Cranbrook will now have a free bus program for low income individuals. The new provision was approved at the Monday, March 9 council meeting and will be delivered as an additional benefit to the Leisure Access Program.
Coun. Danielle Cardozo said it is an amazing initiative and matched perfectly with an earlier presentation.
“It goes perfectly with having Interior Health here today talking about healthy communities,” Cardozo said, adding that bus access, in particular for individuals in areas of the city far from grocery stores, would help many people in that situation.
The Leisure Access Program was started in 2010 to enable low-income residents to access public swimming at the Aquatic Centre with a 75 per cent discount with the intent to build a healthier community. It is run in partnership between the Salvations Army, Community Connections Society, Interior Health Programs and the Ministry of Housing and Social Development. An applicant that is approved receives the benefits for one year then has to re-apply. There were 109 applicants in 2014 and the city noted that amounted to 2,481 uses of the pool for those applicants.
Coun. Norma Blissett was strongly in favour of the motion.
“I’m also in favour of increasing bus use,” Blissett said. “This is a wonderful way to do it, and also, as you (staff) say, it helps with health concerns and accessing our leisure facilities.”
Coun. Ron Popoff also said he also supported the motion, both personally and formally as the liaison to the Cranbrook Poverty Reduction Initiative committee and the Urban Governance committee.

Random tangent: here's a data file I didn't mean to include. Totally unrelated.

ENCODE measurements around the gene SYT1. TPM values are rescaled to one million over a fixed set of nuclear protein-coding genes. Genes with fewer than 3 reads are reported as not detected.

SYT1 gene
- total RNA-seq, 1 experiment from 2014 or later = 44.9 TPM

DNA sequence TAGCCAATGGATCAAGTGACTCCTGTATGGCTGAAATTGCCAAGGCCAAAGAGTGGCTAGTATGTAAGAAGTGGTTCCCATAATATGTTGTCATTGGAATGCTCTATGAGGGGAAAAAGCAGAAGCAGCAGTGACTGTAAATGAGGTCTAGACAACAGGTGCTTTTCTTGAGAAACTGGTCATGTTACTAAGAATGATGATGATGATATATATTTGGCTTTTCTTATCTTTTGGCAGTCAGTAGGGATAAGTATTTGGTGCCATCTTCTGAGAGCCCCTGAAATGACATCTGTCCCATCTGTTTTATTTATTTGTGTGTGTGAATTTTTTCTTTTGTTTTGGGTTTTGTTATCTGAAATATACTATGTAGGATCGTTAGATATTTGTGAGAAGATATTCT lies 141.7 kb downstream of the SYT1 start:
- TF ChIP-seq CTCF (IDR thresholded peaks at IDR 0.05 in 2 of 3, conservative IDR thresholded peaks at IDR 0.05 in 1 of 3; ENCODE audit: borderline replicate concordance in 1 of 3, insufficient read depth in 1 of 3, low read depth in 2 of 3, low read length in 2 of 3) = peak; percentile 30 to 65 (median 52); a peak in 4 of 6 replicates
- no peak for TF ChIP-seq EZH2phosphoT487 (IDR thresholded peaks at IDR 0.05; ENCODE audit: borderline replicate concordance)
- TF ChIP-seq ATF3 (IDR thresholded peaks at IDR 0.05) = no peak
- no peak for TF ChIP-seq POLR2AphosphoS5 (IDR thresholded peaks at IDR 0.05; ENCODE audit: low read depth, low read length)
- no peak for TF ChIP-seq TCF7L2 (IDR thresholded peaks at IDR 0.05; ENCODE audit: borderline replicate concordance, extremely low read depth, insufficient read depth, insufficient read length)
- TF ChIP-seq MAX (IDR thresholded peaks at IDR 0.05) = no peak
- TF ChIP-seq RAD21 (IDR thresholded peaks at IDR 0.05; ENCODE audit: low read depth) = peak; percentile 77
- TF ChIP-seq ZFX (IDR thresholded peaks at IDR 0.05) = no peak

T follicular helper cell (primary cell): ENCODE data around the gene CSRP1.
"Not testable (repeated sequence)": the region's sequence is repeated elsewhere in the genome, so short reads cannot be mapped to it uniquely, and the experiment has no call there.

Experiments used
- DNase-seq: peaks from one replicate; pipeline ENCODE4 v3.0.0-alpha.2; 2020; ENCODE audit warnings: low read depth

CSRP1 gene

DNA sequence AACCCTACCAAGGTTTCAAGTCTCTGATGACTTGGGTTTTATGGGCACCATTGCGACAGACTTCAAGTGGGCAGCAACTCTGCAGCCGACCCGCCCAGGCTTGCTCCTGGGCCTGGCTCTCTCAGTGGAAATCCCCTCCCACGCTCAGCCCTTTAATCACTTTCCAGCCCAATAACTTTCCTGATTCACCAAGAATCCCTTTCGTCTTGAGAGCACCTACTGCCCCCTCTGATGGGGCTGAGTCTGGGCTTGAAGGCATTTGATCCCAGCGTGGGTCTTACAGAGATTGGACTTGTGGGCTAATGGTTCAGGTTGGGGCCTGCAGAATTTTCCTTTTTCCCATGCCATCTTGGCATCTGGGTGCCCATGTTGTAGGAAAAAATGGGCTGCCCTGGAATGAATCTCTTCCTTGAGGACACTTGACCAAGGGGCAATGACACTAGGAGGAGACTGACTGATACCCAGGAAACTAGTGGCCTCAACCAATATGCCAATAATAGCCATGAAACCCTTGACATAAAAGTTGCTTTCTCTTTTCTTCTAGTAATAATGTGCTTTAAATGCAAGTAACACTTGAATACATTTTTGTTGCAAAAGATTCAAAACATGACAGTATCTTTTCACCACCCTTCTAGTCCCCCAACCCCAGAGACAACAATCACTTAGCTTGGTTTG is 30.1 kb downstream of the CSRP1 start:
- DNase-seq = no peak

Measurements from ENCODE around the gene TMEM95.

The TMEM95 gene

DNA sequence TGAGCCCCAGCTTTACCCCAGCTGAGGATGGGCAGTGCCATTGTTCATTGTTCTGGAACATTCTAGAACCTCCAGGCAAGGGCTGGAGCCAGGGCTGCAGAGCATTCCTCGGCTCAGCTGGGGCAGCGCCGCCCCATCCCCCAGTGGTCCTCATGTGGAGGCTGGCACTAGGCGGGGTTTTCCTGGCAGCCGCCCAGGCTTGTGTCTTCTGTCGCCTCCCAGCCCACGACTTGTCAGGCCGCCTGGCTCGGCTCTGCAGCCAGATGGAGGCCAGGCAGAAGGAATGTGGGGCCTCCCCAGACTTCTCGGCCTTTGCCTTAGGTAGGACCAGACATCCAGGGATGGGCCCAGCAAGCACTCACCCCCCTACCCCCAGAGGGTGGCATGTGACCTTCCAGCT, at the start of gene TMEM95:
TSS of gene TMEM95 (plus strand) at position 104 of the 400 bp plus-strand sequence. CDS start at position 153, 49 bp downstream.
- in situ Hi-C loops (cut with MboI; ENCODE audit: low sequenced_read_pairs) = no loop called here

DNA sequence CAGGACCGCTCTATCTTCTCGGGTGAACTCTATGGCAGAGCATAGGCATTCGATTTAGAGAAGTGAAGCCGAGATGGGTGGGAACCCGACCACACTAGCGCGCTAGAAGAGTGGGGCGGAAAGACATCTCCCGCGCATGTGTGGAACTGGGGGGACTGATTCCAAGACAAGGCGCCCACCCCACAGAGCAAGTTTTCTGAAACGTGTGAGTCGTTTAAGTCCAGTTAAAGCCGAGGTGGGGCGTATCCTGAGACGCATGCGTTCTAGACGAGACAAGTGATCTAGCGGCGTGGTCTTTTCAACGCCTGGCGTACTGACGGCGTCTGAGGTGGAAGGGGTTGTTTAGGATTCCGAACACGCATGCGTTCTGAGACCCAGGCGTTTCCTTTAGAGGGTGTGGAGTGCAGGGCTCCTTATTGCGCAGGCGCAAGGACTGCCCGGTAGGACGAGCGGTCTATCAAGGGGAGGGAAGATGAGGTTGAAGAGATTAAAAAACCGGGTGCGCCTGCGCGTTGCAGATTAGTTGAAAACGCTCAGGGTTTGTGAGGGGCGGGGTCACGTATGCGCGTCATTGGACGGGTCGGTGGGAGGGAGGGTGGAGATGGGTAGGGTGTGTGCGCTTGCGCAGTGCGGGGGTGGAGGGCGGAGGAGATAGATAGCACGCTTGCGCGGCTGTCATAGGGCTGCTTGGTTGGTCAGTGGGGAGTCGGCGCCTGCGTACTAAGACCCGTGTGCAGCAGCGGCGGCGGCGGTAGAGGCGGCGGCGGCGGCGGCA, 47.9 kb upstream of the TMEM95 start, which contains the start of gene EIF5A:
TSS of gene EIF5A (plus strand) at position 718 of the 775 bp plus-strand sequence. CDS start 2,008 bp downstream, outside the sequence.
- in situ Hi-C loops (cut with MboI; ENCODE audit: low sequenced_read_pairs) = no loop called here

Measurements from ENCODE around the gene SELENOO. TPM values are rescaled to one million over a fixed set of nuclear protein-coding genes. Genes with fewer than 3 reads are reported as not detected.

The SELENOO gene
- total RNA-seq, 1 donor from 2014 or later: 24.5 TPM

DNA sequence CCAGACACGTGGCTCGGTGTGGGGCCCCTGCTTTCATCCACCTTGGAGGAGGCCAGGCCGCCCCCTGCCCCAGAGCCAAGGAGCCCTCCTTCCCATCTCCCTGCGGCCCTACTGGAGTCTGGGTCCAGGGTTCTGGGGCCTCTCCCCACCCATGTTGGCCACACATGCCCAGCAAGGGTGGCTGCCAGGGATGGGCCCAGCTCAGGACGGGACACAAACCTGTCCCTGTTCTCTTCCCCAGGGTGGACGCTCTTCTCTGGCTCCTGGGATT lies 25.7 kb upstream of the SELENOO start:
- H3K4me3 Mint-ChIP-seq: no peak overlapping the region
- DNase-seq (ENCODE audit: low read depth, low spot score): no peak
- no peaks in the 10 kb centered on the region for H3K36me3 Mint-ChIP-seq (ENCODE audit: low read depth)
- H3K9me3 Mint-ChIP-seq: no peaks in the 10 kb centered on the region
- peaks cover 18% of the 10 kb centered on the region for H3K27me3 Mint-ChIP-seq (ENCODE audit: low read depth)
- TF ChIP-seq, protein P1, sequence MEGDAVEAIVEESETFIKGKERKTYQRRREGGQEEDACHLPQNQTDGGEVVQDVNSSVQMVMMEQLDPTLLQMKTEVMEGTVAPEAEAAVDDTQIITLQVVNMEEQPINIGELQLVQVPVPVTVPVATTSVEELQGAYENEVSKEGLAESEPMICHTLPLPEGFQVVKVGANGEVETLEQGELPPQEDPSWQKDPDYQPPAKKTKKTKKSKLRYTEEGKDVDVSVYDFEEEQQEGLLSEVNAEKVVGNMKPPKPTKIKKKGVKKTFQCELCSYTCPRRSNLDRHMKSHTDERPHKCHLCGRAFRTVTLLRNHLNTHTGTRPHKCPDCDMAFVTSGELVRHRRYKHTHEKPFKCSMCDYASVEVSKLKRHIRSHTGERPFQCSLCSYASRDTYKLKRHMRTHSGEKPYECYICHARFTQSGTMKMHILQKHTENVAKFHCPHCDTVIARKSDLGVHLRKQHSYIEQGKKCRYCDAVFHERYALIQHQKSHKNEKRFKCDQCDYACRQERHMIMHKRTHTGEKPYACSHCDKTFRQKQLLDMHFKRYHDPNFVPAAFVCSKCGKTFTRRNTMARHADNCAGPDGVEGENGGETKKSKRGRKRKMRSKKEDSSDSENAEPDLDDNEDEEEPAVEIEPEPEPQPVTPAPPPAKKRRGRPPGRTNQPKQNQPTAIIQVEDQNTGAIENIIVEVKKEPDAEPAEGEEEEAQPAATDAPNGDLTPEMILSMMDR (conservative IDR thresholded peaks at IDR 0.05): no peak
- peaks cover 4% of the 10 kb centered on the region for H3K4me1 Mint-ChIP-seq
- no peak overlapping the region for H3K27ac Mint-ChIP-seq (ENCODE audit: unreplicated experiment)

“Transportation keeps coming up time and time again, both for accessing groceries, medical appointments, and other purposes,” Popoff said. “This will help, but not fully resolve that. I’m certainly in favour.”
The recommendation that city staff put forward came out of a April 2014 meeting of the Family and Community Services Committee. The free bus service for low income individuals was one of the poverty reduction initiatives discussed. It was passed on to Leisure Services because it already had a process in place for the Leisure Access Program. The four partnered agencies that were also in favour of the move.
City staff wrote that they expect an increase in applications to the program because of the added benefit of free bus service.
The city also discussed the initiative with BC Transit, which noted that since the city is responsible for fares and revenue, it is the city’s choice if it wants to implement the program. However, the physical passes come through BC Transit and since it doesn’t offer annual passes, the passes will have to be issued to successful applicants monthly. That means they will have to pick them up monthly as well.
To be eligible for the Leisure Access Program you have to be a resident of Cranbrook whose income may prevent them from participating in basic recreation services. Low income is determined by the 2012 National Council of Welfare low income figures. For example the figures given are $23,298 for one person, $29,004 for two people and $35,657 for three people.
Mayor Lee Pratt was absent from the meeting.